vi·cious/ˈviSHəs/ = Cruel or violent. (of an animal) Wild and dangerous to people. Gary Baseman’s new exhibition Vicious is about hunger, the drive in all of us that exists. He says:
“Vicious is about primal urges. Wanting so much to the point of losing control. Not knowing how deeply you are inflicting pain on another person. Drawing Blood. Being blood thirsty. Reflecting the beast inside of us.
As a child, I felt compelled to follow the rules and stay in control. Yet I was fascinated by monsters like Frankenstein, Dracula and the Wolfman. Monsters broke conventional rules. It was their job to destroy. They were flawed and twisted, and eventually they lost control. They were loved for being hated and misunderstood. They inspired me to create my own images of good and evil, joy and suffering, or maybe I should say, a perceived notion of all of these.
From early on I was drawn to anti-social characters in subversive dramas like “A Clockwork Orange” and “Blue Velvet.” I sang out loudly to The Clash and Velvet Underground. I listened to defiant words and looked at violent images, but behaved like a model citizen. For me, rebellion came out in my art where I pushed against blind tradition. Starting in the mid-80s, I found my work in highly respected legitimate publications like Time, The Atlantic Monthly, and The New York Times that accepted my “edgy” raw approach to message-making. I continued to experiment with my mark-marking in alternative magazines like Beach Culture and Ray Gun. Even in television with ABC/Disney, I didn’t want to fit into their format. I wanted them to fit into mine. This kind of approach is still important to me, where I aim for something authentic rather than familiar and safe or trendy.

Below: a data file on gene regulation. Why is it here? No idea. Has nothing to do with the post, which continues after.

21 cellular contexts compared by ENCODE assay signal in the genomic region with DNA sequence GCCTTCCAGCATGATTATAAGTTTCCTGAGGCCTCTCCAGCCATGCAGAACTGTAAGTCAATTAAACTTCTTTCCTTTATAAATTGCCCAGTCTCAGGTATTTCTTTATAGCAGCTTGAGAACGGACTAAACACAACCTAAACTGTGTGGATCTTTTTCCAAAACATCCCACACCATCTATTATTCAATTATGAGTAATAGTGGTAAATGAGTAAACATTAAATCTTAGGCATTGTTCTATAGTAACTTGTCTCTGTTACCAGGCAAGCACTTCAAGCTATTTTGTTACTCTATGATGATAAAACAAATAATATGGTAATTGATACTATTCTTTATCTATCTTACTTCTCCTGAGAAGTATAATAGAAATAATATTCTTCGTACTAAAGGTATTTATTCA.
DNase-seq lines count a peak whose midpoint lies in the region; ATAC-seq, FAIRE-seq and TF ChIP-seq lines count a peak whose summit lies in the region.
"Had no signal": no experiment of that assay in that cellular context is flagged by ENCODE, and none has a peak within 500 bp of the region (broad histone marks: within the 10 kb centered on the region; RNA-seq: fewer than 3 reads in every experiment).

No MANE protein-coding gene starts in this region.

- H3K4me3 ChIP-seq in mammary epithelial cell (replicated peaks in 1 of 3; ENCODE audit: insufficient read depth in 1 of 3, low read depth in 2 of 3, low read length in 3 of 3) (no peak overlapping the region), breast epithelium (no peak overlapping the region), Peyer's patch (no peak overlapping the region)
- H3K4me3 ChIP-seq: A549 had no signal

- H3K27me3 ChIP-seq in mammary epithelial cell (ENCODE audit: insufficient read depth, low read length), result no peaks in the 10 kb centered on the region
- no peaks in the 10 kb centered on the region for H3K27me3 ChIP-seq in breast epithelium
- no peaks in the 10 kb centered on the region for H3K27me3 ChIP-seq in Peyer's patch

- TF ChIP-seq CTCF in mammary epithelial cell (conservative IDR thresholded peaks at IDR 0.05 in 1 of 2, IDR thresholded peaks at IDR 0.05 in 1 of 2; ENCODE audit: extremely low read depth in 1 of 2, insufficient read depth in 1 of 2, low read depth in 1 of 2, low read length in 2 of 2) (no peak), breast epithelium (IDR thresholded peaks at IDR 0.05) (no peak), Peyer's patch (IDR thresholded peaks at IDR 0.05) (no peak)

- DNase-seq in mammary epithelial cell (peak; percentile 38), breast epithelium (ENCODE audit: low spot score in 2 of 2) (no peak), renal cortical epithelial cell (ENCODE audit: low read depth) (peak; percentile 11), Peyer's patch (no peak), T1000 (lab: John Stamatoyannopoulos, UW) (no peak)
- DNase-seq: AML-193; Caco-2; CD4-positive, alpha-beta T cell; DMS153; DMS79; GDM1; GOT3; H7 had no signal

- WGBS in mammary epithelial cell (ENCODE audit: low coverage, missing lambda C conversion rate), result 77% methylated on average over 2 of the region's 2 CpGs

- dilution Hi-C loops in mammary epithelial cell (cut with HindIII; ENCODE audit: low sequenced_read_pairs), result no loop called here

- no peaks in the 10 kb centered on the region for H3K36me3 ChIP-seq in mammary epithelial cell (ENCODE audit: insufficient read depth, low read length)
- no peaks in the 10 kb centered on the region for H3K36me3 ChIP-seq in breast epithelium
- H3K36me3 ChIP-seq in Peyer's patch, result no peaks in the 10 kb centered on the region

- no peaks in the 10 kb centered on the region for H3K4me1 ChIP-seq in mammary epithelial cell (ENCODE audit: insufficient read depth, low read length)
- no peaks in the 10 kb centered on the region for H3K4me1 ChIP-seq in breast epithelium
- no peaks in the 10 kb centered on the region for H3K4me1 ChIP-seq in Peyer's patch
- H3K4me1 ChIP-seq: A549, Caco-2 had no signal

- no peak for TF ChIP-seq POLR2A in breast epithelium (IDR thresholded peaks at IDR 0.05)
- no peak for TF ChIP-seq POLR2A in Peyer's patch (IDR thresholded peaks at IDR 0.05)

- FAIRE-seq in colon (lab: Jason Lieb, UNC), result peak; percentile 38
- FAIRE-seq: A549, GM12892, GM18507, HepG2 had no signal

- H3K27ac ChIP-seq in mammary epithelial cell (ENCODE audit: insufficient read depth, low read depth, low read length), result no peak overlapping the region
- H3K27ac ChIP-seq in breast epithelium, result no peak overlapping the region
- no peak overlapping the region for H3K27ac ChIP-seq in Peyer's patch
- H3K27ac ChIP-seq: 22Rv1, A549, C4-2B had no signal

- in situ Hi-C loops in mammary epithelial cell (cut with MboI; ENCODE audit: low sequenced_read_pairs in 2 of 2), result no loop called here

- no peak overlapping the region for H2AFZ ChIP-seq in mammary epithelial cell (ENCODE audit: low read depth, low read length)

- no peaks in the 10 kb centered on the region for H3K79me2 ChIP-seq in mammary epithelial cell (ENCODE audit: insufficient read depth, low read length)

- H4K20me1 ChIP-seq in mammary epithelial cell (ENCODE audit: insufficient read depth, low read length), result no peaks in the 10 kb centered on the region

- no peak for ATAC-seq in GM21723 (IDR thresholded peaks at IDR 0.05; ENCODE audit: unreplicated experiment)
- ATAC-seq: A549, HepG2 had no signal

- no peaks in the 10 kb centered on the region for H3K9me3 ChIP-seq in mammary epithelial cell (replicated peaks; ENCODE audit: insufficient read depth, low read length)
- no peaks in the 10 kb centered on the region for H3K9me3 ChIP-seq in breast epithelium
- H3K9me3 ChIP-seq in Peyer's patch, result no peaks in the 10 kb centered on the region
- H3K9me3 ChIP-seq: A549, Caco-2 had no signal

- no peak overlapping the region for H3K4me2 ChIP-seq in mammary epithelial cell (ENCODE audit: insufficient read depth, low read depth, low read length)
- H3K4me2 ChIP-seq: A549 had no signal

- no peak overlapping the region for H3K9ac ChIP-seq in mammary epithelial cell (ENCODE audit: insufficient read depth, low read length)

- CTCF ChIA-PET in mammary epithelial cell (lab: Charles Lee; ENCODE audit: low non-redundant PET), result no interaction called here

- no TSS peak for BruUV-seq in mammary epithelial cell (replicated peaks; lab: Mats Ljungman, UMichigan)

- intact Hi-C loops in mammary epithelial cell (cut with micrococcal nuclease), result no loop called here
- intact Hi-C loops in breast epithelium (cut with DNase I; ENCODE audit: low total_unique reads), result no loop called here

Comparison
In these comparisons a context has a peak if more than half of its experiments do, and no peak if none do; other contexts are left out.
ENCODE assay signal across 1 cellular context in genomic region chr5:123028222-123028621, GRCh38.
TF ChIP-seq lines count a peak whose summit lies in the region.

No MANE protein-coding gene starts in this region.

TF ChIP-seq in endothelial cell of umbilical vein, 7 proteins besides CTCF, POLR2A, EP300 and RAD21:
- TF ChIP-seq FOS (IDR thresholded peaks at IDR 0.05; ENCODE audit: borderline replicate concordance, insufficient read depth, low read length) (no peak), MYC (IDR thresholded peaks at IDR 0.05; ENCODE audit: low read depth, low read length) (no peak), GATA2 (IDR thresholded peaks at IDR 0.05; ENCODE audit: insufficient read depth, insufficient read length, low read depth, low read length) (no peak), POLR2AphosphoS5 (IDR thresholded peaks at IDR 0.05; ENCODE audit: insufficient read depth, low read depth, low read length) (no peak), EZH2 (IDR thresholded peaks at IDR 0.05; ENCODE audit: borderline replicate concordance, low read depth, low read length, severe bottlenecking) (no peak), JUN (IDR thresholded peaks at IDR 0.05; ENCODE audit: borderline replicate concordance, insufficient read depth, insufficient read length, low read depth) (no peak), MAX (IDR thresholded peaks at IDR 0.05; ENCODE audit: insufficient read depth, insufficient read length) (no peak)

Vicious represents uncontrolled passion that can be dark and messy. It’s about a hunger for love so great that you kill what you love. Vicious is personified by a new creature called Ahwroo, who is furry and cute but has fangs and claws and will slice your flesh without thinking. He plays with a beloved sweet-looking girl, but either of them could be “the killer.” Using a rough, primitive approach to painting, I tapped into my own hunger to understand my ferocious appetite to produce a meaningful body of work.
I see a dark side of viciousness today. Blind passion. The walking wounded. The greed of Wall Street, the righteous religious suffocating who they see as non-believers. Hollywood wannabes clawing for fame for the sake of fame. Viciousness is sharp and painful.”
The exhibition is in Milan, Italy: Opens Thursday, April 5 at Antonio Colombo Arte Contemporanea, Via Solferino 44.